Repeat after me: The Atlanta Braves don't need pitcher Jake Peavy. No way. No how. Not now.
Not after sweeping the St. Louis Cardinals out of Turner Field following Sunday night's 5-2 win. Not after holding the Redbirds' vaunted offense to a single run in the first two games of the series, the first time anyone's held St. Looie to a single run over two games all season.
Especially not after accomplishing all of this following the loss of pitcher Tim Hudson for the rest of the season with a broken ankle prior to the St. Louis series.
Yes, the Braves have flaws. So they may yet make a move before Wednesday's 4 p.m. trade deadline. But those shortcomings are largely offensive in nature. Peavy's a pitcher with a $14.5 million contract for next year, and he's been hurt about as much as he's been healthy the past five seasons.
Certainly he was once as good as anyone in the National League, leading NL starters in wins (19), strikeouts (240) and ERA (2.54) in 2007.
That was good enough for the Braves to launch into lengthy trade talks with the San Diego Padres for Peavy at the close of the 2008 season.
But the Alabama native is now 32. He could certainly have at least three or more fine seasons, and his current 8-4 record with the Chicago White Sox would suggest as much.
However, he also owns a 4.28 ERA, which would rank fifth among the current Braves starters. And that's before Brandon Beachy -- arguably Atlanta's best pitcher a year ago before he was injured -- is expected to return to the mound this week, possibly as early as tonight against Colorado.
Given all that, ESPN's Buster Olney noted during Sunday night's Braves-Cards telecast that, "I don't think [Atlanta] is going to spend big to get a starting pitcher."
That's not to say the Braves' arms are bullet proof. Especially given that Kris Medlen is the only Atlanta starter with a playoff start and he lost that game to St. Louis last October.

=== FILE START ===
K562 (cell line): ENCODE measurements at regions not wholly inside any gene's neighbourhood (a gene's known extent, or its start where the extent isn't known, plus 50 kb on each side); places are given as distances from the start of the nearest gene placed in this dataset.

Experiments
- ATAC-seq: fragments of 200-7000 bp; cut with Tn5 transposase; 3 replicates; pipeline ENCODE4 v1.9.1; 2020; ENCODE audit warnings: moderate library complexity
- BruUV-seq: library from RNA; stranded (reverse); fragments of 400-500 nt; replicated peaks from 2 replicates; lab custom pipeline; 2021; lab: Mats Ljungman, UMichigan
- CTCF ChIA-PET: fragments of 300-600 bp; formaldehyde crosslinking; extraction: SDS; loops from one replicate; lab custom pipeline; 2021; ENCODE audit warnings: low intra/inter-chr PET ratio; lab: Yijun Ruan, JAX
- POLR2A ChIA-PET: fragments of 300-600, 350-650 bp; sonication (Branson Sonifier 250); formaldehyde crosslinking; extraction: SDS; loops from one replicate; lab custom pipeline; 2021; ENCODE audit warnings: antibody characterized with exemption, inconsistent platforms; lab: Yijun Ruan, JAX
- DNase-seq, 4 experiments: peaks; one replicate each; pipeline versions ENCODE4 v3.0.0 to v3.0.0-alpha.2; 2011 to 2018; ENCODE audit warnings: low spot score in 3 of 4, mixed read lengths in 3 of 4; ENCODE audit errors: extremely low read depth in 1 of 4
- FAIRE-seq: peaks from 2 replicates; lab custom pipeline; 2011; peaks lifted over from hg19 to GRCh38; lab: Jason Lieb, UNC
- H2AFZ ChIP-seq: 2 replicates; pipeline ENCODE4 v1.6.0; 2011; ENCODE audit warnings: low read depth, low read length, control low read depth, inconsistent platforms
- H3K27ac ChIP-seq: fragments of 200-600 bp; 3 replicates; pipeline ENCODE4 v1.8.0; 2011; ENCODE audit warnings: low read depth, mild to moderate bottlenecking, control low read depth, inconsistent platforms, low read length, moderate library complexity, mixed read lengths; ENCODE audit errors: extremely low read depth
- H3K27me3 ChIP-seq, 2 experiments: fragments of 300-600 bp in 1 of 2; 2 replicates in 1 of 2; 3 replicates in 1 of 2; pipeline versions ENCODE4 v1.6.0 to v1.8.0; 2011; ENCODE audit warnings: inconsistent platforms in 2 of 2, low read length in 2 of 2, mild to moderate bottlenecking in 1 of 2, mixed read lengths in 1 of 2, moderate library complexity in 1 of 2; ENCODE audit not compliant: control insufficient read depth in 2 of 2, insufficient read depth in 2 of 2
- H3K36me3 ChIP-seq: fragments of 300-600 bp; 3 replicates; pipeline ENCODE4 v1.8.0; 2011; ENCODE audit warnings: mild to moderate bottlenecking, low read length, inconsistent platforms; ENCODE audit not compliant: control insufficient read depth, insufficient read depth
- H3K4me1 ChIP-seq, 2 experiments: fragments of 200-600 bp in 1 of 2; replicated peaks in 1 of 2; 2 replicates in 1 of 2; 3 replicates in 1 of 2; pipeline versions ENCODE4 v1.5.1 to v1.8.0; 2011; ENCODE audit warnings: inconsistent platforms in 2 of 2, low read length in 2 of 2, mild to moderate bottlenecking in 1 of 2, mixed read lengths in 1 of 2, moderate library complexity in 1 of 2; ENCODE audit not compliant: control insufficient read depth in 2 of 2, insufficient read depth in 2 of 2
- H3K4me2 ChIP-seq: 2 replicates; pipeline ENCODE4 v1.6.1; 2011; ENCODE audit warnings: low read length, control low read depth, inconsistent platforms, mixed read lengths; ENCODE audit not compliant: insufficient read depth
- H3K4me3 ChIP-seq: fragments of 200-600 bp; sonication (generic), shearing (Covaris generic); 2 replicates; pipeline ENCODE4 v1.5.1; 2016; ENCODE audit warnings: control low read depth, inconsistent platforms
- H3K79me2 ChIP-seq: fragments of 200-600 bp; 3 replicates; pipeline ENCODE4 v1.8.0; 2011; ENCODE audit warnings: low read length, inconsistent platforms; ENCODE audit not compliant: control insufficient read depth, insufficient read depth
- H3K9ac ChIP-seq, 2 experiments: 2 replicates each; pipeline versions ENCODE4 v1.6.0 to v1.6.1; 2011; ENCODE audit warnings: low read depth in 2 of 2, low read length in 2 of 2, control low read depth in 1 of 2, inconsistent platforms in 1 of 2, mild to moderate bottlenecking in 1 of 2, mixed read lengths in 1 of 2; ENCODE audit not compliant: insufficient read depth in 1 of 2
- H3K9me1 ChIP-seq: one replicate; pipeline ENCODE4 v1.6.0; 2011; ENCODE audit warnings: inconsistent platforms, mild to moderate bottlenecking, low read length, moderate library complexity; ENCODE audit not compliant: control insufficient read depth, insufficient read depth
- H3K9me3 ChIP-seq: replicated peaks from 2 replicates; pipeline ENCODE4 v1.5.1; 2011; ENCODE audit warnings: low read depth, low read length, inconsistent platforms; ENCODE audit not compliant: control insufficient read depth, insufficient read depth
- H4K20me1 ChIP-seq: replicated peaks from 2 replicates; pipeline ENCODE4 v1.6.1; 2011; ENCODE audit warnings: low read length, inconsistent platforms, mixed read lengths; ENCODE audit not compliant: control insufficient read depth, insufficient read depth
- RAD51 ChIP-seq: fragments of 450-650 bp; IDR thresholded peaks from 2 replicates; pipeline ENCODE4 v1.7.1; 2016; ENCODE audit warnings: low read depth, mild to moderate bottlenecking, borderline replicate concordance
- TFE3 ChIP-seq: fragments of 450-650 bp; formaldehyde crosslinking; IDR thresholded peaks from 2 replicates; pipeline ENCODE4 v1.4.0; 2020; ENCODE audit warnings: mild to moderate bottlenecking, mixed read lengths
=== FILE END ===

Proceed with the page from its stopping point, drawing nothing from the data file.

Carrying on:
But given Julio Teheran's brilliant shutout performance on Saturday -- "I think that's the best game I've ever pitched," he said afterward -- Mike Minor's similarly glittering effort in Friday's 4-1 win and a solid outing by Medlen on Sunday, there is great cause for optimism on the mound.
And while the offense still often frustrates -- "An all or nothing offense," ESPN's Orel Hershiser rightly labeled it -- much breaks right for the Braves down the stretch.
For starters, 28 of their final 47 games are at home. To underscore the importance of that, Atlanta is the only division leader in either league with a losing road record.
Conversely, the Braves' 33-15 home record heading into Sunday night's game against the Cards was the best in baseball.
Beyond that, of Atlanta's final 16 series -- beginning with the start of tonight's four-game set against the Rockies -- only two come against teams who currently sport winning records.
Considering all that, it's almost impossible to imagine a scenario by which the Braves won't reach the postseason.
All of which brings us to a possible Atlanta-St. Louis playoff series come October.
It would be a stretch to call the Braves and Cards rivals. Yet two of the most bitter October moments in Atlanta's history involve the Redbirds. The first came in the 1982 when the Braves led the Cards 1-0 in the opening game of the best-of-five NLCS, Phil Niekro on the mound and three outs from victory when the game ended up being washed out by rain.
Given a reprieve, St. Louis swept the series.
Then came last year, when a controversial infield fly ruling ultimately doomed Atlanta in a one-game wildcard playoff against St. Louis. The Cards ultimately fell to the eventual world champion San Francisco Giants in the NLCS. In between those two crushing defeats, the Braves did break the Redbirds' hearts in the 1996 NLCS, coming from a 3-1 hole to reach their second straight World Series.
So maybe Atlanta owes the Cardinals more than a mid-summer sweep on friendly soil.
But it's a start. Perhaps the most promising start for a fine finish against the rest of the National League since the dawn of the new millennium.
Email Mark Wiedmer at firstname.lastname@example.org.